DEAR DOCTOR K:
Is drinking tea good for my health? Which type has the most health benefits?
Several studies have touted the health benefits of tea, but the benefits of particular foods or drinks are hard to prove.
The most persuasive type of study to prove that any practice has health benefits is a randomized trial. When I say “practice,” I mean a medicine, a surgical procedure, a particular food or exercise routine — any practice designed in part to improve your health. In such studies, some study participants are assigned at random to engage in the practice, and others are not.
While the benefits of a medicine may be apparent pretty quickly, that wouldn’t be true of a food. It might take decades of regularly eating a food to have a positive health effect. That’s one problem. Another is that it’s not really practical to expect that people will deliberately eat (or avoid eating) a particular food, day in and day out, for decades.
However, it still is possible through what are called observational studies to gather strong evidence about the health benefits of foods. And most of the research has found that whether it’s black, white, green or oolong, drinking a few cups of tea a day may help counteract the processes that lead to cancer, heart disease and dementia.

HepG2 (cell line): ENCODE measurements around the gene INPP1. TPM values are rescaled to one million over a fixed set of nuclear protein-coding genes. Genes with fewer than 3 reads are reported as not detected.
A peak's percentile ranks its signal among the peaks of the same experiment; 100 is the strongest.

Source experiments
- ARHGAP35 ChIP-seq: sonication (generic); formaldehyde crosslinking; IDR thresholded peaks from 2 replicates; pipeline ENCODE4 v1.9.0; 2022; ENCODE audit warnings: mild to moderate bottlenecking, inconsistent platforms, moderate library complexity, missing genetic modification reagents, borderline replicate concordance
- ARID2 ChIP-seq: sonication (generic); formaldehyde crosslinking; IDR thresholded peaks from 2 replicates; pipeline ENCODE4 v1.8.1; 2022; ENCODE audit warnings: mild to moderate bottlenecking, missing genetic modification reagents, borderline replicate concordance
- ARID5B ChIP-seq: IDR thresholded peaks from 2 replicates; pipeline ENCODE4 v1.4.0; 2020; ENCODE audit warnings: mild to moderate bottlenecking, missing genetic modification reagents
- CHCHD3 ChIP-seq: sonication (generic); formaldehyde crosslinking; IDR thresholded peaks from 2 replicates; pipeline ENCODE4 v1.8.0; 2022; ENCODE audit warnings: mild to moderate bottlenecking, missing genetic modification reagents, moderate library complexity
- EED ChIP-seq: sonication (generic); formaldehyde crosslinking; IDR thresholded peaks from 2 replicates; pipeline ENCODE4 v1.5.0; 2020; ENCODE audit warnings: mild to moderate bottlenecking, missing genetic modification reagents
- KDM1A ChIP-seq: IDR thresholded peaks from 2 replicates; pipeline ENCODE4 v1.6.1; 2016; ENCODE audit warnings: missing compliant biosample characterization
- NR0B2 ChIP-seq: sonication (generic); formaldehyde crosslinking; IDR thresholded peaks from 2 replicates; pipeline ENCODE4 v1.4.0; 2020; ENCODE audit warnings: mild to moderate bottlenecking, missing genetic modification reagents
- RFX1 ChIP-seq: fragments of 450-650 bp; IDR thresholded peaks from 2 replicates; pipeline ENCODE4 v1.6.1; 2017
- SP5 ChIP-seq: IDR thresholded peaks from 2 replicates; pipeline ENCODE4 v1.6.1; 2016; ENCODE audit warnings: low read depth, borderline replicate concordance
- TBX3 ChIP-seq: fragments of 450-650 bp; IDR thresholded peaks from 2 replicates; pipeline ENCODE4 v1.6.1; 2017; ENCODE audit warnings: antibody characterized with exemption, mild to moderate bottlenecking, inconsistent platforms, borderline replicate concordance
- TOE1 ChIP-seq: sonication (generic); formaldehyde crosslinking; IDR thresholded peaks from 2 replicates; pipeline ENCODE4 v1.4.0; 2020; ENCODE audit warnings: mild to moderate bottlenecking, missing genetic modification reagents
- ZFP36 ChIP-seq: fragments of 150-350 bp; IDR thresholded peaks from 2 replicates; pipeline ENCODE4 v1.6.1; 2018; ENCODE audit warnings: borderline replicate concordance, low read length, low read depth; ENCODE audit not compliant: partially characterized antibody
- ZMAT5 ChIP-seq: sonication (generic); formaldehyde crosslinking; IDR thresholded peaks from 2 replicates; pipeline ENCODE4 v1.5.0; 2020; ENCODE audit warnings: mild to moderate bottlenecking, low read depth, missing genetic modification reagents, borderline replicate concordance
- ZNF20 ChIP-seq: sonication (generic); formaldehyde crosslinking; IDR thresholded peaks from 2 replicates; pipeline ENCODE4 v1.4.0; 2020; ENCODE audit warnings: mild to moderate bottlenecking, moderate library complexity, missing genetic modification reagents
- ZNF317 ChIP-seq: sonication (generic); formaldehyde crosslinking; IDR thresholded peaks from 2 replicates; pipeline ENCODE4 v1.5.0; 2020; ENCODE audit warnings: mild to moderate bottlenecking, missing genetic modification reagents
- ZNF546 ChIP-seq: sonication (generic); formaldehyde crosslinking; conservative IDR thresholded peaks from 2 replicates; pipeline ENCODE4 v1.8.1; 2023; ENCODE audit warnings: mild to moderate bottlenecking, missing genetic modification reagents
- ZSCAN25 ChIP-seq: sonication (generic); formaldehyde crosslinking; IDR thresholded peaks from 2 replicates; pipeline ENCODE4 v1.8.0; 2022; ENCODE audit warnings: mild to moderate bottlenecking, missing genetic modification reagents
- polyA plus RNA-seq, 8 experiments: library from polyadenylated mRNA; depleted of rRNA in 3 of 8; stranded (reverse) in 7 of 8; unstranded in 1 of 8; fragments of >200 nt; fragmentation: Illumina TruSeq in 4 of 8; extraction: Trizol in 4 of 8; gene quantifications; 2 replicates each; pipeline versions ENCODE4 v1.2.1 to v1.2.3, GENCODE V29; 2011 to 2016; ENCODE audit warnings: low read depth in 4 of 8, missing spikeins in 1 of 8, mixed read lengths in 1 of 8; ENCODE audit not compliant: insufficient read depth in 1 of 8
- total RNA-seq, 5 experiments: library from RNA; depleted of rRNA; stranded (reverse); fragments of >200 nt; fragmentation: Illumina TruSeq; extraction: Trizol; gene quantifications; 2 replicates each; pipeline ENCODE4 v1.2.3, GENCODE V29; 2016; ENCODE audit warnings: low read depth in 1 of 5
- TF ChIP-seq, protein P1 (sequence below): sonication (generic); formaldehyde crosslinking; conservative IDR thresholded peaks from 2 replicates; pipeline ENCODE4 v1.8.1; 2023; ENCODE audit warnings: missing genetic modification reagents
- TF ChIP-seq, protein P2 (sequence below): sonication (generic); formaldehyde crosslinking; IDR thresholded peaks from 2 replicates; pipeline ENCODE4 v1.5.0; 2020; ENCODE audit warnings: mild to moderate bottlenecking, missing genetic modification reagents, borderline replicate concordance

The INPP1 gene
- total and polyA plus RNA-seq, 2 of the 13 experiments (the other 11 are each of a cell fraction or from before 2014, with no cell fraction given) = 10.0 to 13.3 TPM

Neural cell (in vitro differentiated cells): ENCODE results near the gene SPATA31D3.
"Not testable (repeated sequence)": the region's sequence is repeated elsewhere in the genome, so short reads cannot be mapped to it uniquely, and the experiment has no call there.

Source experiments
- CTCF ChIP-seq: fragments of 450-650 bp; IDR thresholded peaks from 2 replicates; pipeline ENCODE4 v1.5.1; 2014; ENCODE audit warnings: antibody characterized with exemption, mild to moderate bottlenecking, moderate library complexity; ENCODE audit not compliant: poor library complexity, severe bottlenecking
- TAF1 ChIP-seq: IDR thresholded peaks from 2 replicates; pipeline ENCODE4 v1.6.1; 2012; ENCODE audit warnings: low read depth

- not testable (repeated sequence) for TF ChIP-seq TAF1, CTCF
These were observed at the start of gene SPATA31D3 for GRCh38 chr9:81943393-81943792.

Recently the American Journal of Clinical Nutrition published 11 new studies highlighting the many ways in which tea can may improve our well-being. Here are a few of the results from these studies:
- Tea drinking appears to lower the risk for heart disease and stroke.
- Natural compounds called polyphenols in green tea might protect against several cancers. These include prostate, GI tract, lung, breast and skin cancers.
- Caffeine and antioxidants called catechins found in green, oolong and white teas may increase metabolism and promote weight loss.
- Tea polyphenols may strengthen bones and protect against fractures.
- People who drink tea could see improvements in mood, concentration and performance.
Tea appears to be distinctively rich in certain healthful properties. My colleague Dr. Howard Sesso, associate professor of medicine at Harvard Medical School, explains that tea is particularly plentiful in catechins and epicatechins. These antioxidants are believed to be responsible for many of tea’s health effects.
The less processed tea leaves are, the more health-promoting catechins they contain. Green teas have the most nutritional benefit, followed by oolong and black teas.
Avoid bottled teas, which are often loaded with excess sugar. And don’t heap spoonfuls of sugar into your tea. You can add a little honey or lemon to taste without compromising the purity of your tea. But stop there.
If caffeine makes you jittery or keeps you awake at night, stick to decaf or lower-caffeine varieties, such as white tea.
If you’re just not a tea drinker, don’t despair. The research is still too preliminary to conclude that everyone should regularly drink tea. And if you’re a coffee drinker? Good news: Coffee may protect against Type 2 diabetes and some forms of cancer.